by Dean Olsher
Here’s what it’s like to play Carnegie Hall. There are ghosts all around you. You look at the podium and think: Let’s see, on opening day in 1891, that’s where Tchaikovsky was standing when he conducted his Marche Solennelle. And in the years that followed, it’s where Dvořák stood, and Mahler, and a phenomenally long list of boldfaced names.
New York City is afraid of ghosts. We know this because the city has worked extra hard to chase them away. To live here is to sit atop layers of history that vanish daily. But everywhere you look, there are quiet allusions to that history and to the usually benevolent ghosts who made it.
The name of the park where you stand in long lines for a burger is a reminder that the original Madison Square Garden—a monument to the Gilded Age—used to stand there. And for older New Yorkers, walking into Penn Station is the insult added to the mortal injury suffered by the glorious transportation palace it replaced.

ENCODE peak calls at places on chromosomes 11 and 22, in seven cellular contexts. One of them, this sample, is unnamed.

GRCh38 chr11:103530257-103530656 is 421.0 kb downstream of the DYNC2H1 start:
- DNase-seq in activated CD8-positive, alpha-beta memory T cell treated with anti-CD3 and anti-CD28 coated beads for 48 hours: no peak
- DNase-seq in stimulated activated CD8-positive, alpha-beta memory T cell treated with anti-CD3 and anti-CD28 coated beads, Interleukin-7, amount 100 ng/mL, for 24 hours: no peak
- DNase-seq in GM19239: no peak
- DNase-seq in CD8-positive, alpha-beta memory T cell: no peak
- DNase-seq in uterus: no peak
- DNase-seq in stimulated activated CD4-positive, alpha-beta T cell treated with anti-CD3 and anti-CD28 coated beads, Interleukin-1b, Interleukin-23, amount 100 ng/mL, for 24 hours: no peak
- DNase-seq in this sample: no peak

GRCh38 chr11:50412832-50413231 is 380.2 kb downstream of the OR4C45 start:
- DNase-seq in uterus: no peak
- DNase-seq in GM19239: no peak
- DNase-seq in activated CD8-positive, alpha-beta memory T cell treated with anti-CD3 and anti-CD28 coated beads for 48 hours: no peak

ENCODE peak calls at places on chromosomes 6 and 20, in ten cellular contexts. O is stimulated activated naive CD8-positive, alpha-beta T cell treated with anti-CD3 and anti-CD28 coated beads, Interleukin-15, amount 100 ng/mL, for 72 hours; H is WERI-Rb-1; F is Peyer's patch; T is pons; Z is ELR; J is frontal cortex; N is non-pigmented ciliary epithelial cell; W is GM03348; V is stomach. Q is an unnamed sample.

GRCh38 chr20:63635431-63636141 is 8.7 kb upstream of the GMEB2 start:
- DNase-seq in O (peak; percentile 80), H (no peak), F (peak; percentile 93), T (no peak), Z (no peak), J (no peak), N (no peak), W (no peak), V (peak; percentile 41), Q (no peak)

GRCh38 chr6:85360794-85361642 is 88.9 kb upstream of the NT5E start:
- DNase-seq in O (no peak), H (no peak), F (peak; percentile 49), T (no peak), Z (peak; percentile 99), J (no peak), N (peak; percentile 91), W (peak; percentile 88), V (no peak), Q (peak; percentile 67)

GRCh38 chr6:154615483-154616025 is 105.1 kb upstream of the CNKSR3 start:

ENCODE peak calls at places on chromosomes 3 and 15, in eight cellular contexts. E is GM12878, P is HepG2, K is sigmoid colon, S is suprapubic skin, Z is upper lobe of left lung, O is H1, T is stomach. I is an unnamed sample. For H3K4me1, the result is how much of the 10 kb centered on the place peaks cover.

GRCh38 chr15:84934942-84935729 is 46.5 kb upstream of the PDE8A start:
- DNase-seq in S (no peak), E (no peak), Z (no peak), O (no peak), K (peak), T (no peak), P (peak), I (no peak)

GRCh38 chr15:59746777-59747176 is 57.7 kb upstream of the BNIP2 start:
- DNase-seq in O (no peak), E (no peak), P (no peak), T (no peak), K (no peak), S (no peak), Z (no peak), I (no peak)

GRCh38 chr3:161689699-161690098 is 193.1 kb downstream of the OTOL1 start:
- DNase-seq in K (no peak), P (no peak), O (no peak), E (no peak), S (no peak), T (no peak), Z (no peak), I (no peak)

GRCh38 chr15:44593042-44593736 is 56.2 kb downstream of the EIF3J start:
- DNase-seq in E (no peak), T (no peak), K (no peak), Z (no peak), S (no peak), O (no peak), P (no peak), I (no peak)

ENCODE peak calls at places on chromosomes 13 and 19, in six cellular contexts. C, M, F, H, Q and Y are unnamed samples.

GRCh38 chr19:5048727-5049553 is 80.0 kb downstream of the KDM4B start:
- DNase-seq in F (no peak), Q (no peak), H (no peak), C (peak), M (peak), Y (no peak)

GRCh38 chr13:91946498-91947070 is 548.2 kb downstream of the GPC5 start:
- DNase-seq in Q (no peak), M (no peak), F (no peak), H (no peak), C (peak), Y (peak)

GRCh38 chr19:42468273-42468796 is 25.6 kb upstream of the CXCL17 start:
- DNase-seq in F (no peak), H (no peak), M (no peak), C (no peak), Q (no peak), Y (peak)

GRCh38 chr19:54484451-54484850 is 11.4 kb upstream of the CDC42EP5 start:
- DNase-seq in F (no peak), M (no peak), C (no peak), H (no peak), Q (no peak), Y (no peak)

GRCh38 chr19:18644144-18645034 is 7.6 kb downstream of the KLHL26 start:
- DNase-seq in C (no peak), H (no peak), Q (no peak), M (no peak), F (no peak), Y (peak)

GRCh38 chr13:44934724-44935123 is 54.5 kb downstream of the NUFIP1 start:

Carnegie Hall itself came within a hair’s breadth of being demolished. Its Stern Auditorium is named for the friendliest ghost of all. The legendary violinist Isaac Stern led the fight to protect this architectural gem from “urban renewal.”
For the past 125 years, Carnegie Hall has been home to the top rung of musicians from around the world. But—and this is a remarkable thing—its green room is accessible to others as well. Musicians who work fiercely at their art, but who happen to not get paid for it, are given the chance to take the stage.
And this year that opportunity is being given to both ensembles that make up the Metropolitan Music Community. The Brooklyn Wind Symphony made its Carnegie Hall debut on April 13, and the Grand Street Community Band will do so on June 6.
It is near impossible to take an experience such as this for granted. For many of us, it will be a once-in-a-lifetime chance to be connected to the larger universe—of music, the city, and its history—and to step, for a brief moment, into a parade of legendary ghosts.